XFINITY Series Could Also Benefit From Limiting Number of Cup Drivers Per Race

NASCAR recently announced that they will be further limiting the number of races in the XFINITY Series and Camping World Truck Series that Cup drivers can attempt. This will go a long way toward helping the regulars in those divisions stand out and ultimately decide the championship properly amongst themselves. This is good news for the regulars, as many who have been deprived of succeeding on track will now have a chance to shine, with drivers like Brennan Poole, Blake Koch, and Brandon Jones all finally able to show the rest of the NASCAR world what they can do.

However, in the events where Cup drivers such as Kyle Busch, Kyle Larson, and Joey Logano compete, it’s always noticeable that they’re the ones who immediately run to the front and dominate, leaving the regulars behind. At one point during Saturday’s XFINITY event at Watkins Glen, the top-six were all Cup drivers (Busch, Larson, Logano, Brad Keselowski, Erik Jones, and Paul Menard). In the end, Busch took yet another checkered. Meanwhile, the highest finishing regular was Justin Allgaier in fourth. The next regular was Brendan Gaughan, who finished ninth.

This isn’t a respectable statistic for a division that boasts how “Names Are Made Here.” How does one “make a name” by running fourth, ninth, and 12th on a weekly basis? Ticket sales and attendance are down and have been declining since the other two national touring divisions in NASCAR became feeder series instead of having their own identity. This is why that, along with limiting Cup attempts in the XFINITY/CWTS, the number of Cup drivers who do compete should also be limited as well.

By limiting the amount of Cup drivers in a XFINITY/CWTS race, other drivers on the rise can have a chance to shine as well. Ryan Preece, the winner at the standalone Iowa XFINITY event in July, wouldn’t have had to wait as long as he did to show how capable he was behind the wheel if Joe Gibbs Racing was forced to take a look at him earlier. Drivers, in general, wouldn’t have had to wait so long and languish in the dark before eventually giving up. NASCAR would be seeing new faces and sponsors and wouldn’t have to worry about diminishing field numbers and trying to drag fans to the track.

This is an old argument, but remember the Busch Series (now XFINITY) of the 90s’? Take 20 years ago, in 1997, for example. In 30 races, five Cup drivers won 13 races. In 1996, in 26 races, four Cup drivers won 11 races. Moving forward to 1998, in 31 events, five Cup drivers won nine races. Although the numbers in ’96 and ’97 seem like a lot, truth be told they weren’t winning over half of the races. In the 2017 XFINITY Series meanwhile, three regulars have won five races in 20 races. That number will change once the playoffs kick off next month, but it’s still a glaring thing to see.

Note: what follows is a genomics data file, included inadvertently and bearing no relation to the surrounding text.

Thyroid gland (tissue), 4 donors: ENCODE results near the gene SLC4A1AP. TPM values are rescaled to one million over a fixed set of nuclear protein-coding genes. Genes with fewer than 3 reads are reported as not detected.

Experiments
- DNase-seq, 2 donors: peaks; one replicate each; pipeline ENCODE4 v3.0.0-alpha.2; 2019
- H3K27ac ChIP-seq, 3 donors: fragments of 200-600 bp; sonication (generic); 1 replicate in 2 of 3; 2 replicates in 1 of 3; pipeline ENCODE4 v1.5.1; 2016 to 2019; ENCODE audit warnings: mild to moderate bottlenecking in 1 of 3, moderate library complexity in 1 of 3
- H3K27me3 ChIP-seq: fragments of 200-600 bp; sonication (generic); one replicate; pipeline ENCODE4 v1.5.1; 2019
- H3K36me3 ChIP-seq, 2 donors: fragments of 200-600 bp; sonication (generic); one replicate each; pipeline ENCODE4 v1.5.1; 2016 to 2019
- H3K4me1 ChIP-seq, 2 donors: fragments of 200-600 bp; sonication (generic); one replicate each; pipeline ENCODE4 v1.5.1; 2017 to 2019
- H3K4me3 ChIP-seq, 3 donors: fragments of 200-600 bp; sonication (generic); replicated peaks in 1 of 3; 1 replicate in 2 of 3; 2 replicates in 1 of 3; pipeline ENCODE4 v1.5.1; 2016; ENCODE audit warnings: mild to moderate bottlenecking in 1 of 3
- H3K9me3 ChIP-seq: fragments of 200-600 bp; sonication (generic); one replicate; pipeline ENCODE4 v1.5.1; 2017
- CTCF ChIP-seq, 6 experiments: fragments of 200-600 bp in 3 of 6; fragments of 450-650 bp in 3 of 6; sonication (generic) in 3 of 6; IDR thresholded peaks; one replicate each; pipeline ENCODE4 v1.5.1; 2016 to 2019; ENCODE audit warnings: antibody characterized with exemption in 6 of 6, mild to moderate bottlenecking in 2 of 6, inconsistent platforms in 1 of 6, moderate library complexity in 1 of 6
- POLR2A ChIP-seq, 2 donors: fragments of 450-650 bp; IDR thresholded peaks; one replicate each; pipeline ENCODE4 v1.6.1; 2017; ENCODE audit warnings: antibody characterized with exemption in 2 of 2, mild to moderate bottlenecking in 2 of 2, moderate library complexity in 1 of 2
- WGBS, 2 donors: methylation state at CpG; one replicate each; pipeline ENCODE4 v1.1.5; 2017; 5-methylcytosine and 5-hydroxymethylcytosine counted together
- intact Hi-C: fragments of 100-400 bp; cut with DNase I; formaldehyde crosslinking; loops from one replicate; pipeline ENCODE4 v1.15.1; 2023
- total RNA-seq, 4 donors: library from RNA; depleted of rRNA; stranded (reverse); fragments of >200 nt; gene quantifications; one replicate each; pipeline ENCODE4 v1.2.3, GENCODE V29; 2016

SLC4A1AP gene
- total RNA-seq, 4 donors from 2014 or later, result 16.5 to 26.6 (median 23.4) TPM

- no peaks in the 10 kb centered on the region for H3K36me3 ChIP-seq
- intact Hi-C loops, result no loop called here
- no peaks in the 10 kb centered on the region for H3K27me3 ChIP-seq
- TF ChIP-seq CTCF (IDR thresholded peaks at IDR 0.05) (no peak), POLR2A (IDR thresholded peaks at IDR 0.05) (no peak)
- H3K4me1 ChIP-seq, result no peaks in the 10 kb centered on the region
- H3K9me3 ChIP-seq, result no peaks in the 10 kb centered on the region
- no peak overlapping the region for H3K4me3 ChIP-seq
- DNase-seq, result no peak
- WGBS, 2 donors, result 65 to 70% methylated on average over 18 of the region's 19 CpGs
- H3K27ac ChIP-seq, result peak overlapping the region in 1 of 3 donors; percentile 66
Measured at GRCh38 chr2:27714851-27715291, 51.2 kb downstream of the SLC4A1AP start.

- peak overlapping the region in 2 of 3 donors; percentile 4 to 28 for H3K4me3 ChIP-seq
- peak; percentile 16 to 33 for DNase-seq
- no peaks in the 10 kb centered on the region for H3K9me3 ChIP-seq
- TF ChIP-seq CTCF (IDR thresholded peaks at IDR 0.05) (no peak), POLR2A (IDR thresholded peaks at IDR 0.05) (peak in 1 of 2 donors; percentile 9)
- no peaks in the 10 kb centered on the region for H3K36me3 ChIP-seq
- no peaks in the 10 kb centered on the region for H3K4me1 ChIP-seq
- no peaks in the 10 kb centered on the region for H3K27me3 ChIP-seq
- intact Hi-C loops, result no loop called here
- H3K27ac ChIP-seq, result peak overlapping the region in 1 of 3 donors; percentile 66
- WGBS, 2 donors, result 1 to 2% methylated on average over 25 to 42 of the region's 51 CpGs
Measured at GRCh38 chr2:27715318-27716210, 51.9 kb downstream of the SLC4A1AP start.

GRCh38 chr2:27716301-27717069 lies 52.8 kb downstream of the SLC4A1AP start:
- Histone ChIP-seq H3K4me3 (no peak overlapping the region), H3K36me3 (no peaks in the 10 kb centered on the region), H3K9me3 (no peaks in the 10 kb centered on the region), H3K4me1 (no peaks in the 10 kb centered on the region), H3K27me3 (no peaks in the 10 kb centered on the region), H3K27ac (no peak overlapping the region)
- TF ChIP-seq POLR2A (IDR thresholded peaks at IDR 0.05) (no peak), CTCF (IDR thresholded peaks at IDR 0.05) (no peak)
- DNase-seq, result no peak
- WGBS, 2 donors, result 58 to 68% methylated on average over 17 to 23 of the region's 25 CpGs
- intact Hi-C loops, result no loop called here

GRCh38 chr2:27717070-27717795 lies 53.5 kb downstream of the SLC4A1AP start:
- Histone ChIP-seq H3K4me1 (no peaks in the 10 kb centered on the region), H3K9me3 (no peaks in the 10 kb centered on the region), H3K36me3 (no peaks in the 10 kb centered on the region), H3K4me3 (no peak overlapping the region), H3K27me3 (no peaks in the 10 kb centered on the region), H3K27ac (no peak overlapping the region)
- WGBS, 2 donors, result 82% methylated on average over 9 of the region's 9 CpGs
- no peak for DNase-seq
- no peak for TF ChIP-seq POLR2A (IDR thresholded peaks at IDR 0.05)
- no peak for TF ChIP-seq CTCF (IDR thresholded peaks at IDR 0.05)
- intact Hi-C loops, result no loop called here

It’s not that the Cup drivers should get out and stay out of the XFINITY Series and CWTS. Instead, it’s that they’re playing in the minor leagues and stealing the show. MLB players don’t drop to the MiLB to play for fun. NFL players don’t go to indoor football games and try to steal the show or look to play in the NCAA again just for kicks. So why is it okay for Cup drivers to take over XFINITY and Truck Series events?

It isn’t. Competing in them is one thing, but taking over the whole show is another thing entirely and should be dealt with. Say, limit the amount of Cup drivers per race to four. Details such as equipment can be discussed later, although it is prudent to bring up the brief period in the late 00s’ when drivers such as Jamie McMurray and Greg Biffle were racing for Brewco Motorsports in the Busch Series, Brewco being an organization that was primarily a Busch Series staple.

Earlier this season the argument was made that Cup drivers in the XFINITY Series and Truck Series “brought sponsorship and funds” to those divisions. One has to wonder where those efforts really show, or if they even really benefit the series. Therefore, stating the obvious, why should that be an excuse for them? The funds and sponsorship excuse isn’t a valid claim, especially when other drivers are left in the dust. So why should the division(s) still cater to the Cup stars?